3. Your pictures need to be awesome. This is super easy to accomplish, even without a camera. I use my iPhone. Use a plain white background, and edit your pictures, so that your colors are true to the item. I use PhotoRoom, and yes, I actually pay the monthly fee for it. It’s been super helpful, and having the pro version removes the watermark and gives you more options when cutting out your background. Plus, it’s not that expensive, and it’s a tax deductible business expense. If you’re serious about selling on Poshmark, it’s best to take on some minimal expenses in order to make your closet stand out.

4. Decide on a storage system. I started out with diaper boxes, but now, I use clear plastic totes that I bought at Big Lots. I also found these on Amazon that are actually a better deal than I got at Big Lots I tape a number to the front of the tote (1 through 16 so far) and track what item goes into which tote in a spreadsheet. Why a spreadsheet? ..because you can put a row in alphabetical order. I put my sheet into alphabetical order by brand, so that I can more quickly find which box I stored the item that has sold.

5. Include measurements on all adult clothing. I’ve only had to go back and measure one or two kids’ clothing items, but it’s always best to include measurements for adult clothing. I include waist, inseam and length for shorts and pants,  and I include shoulder to hem length and armpit to armpit measurements for shirts and dresses.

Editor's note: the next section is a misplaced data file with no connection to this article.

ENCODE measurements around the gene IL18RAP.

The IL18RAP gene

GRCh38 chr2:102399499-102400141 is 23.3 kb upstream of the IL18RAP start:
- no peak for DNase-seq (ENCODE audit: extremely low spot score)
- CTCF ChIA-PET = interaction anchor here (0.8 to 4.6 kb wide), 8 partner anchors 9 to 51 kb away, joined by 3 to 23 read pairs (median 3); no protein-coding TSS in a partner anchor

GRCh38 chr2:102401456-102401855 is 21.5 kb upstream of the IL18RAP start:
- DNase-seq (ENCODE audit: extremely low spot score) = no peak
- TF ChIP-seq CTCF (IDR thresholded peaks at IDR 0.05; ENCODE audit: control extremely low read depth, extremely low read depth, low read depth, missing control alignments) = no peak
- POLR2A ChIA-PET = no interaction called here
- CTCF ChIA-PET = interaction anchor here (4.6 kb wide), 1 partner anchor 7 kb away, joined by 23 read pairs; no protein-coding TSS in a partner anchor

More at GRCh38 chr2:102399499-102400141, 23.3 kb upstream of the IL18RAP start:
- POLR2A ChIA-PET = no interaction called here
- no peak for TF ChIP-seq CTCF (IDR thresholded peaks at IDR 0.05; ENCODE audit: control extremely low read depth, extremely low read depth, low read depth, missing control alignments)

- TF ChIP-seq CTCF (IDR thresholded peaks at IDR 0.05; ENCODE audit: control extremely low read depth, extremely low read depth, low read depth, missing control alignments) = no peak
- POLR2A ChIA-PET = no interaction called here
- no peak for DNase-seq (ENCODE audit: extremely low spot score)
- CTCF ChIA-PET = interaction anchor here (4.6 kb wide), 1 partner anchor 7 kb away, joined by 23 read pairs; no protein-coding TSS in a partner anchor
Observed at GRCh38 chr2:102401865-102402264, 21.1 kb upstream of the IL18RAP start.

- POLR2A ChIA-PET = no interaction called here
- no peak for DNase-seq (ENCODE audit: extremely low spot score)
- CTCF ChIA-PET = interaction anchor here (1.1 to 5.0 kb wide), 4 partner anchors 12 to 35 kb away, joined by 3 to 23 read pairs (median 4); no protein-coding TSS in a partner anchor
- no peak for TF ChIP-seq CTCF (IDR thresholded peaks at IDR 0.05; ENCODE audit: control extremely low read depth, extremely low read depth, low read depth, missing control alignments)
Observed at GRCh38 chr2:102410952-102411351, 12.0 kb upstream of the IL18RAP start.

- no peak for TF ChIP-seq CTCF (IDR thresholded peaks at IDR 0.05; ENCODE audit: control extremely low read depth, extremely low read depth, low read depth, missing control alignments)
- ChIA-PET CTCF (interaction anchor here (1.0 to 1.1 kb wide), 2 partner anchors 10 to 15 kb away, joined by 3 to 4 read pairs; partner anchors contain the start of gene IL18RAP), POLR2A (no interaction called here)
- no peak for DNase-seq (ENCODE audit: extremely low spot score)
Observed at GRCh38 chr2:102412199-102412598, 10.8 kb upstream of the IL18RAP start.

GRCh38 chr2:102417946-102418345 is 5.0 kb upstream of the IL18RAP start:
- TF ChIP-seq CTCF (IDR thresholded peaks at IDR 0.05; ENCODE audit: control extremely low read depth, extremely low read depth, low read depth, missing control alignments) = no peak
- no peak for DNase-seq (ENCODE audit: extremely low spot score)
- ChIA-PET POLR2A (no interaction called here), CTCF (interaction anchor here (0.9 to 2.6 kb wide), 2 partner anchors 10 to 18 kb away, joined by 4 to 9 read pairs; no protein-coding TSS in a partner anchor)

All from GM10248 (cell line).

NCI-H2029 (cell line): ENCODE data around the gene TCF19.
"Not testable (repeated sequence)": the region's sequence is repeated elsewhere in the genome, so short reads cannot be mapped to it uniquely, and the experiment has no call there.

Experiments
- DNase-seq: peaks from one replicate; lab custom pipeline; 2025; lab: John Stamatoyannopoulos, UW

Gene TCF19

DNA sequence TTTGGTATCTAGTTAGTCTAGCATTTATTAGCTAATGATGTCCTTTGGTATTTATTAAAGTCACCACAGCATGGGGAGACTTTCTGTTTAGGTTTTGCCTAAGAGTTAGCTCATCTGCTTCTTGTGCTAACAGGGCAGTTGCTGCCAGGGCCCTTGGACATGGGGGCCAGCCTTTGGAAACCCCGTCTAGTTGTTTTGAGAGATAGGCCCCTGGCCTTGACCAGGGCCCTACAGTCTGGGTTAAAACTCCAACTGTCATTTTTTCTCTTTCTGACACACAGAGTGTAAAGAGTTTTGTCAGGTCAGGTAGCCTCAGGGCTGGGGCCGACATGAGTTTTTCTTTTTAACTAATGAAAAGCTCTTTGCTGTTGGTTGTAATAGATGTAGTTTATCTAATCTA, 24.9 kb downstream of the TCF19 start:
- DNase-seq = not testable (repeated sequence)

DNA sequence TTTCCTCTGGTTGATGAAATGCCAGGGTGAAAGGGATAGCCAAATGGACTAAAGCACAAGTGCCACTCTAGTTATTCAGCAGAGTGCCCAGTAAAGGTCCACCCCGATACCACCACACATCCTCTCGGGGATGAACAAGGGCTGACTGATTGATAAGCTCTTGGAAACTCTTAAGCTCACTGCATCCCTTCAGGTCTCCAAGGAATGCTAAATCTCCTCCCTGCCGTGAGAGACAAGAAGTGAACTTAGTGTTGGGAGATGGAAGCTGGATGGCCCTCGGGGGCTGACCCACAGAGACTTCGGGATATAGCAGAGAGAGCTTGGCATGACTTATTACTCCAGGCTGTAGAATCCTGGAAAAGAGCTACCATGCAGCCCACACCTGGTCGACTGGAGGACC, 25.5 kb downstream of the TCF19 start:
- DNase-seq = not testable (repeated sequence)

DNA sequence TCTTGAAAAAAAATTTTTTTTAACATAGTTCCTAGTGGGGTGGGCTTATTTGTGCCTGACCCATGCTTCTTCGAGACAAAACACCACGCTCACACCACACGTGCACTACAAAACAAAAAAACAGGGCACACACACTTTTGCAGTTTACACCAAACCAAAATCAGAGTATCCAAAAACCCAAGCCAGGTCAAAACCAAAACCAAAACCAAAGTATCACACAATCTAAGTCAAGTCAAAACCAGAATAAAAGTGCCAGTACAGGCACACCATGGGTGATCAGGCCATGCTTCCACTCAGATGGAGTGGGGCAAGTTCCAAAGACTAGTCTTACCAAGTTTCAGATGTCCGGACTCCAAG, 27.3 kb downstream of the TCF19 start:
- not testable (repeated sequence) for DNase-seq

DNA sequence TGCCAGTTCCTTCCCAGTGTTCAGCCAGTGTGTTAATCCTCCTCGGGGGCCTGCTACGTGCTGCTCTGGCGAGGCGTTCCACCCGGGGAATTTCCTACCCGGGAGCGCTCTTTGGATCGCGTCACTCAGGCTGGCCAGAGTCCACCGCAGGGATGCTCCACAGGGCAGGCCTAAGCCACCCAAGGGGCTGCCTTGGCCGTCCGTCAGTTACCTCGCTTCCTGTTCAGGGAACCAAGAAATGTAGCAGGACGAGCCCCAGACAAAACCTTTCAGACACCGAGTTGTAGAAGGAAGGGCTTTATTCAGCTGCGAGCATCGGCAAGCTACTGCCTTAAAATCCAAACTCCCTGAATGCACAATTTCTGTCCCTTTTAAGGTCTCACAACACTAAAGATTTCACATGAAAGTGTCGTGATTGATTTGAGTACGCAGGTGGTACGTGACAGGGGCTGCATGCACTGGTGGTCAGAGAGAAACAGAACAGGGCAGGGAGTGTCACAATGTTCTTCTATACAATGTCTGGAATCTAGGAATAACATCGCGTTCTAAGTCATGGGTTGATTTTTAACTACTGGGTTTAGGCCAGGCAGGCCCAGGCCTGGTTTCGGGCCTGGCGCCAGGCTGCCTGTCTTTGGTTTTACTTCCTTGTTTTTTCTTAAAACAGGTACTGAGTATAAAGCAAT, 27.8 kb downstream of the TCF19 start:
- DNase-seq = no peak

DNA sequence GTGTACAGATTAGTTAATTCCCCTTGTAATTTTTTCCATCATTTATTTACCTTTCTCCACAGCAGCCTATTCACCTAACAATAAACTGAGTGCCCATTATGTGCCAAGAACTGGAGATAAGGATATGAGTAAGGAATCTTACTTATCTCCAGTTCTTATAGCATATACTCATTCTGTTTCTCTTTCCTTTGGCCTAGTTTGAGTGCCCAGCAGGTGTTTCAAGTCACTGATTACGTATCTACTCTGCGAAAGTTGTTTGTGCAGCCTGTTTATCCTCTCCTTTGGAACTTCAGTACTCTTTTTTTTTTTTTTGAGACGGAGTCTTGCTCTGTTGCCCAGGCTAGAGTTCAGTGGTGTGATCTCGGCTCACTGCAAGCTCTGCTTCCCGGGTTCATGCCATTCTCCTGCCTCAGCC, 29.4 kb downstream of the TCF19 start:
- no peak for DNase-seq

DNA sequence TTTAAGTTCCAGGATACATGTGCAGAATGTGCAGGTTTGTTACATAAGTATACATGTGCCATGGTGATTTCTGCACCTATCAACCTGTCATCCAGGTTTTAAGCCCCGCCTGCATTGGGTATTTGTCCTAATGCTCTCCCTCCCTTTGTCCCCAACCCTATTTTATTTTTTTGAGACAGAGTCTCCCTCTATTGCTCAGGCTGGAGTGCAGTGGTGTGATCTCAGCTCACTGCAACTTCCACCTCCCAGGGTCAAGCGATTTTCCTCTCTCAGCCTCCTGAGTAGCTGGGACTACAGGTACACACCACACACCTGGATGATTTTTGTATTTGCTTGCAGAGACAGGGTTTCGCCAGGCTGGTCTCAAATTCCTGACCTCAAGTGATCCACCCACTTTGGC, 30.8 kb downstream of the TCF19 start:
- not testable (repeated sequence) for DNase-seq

6. Buy as cheaply as possible. We thrift everything and sell things from our own closets when we get tired of gently used items that are still in good condition. We also get things for free from friends and family when they’re looking to get rid of items. Our major source is shopping the bins. You can’t beat $1.49 a pound for clothing.

7. Use the free priority shipping supplies from the post office. You can order them for free and have them delivered right to your door, so you never run out. For Poshmark, you can use any Priority shipping supplies including flat rate envelopes and boxes.

8. Double bag items when you ship. I use these clear polybags for each item with a “thank you” sticker and then inside the priority shipping envelope or box. Putting your items in a clear polybag first will keep them clean and dry if there are any mishaps during shipping.

9. Track all of your expenses, and keep your receipts organized. I keep a current supply spreadsheet with the date, description and amount I paid for each business supply I bought. Things in this category generally include: shipping tape, polybags, “thank you” stickers, pens, printer, laptop, printer ink, etc.

10. For the love of God, make your items look presentable. My items are always clean and de-wrinkled before I start taking pictures. This clothing steamer is much easier to use than an iron. Nothing makes your closet look worse than your items just thrown on a bed or floor haphazardly. Make sure you always disclose any flaws in your items as well, including but not limited to stains, rips, tears, pulled threads, missing buttons, etc.

This list is specific to selling on Poshmark, but we also crosspost some items. We’ve had excellent luck selling kids’ clothing on Kidizen.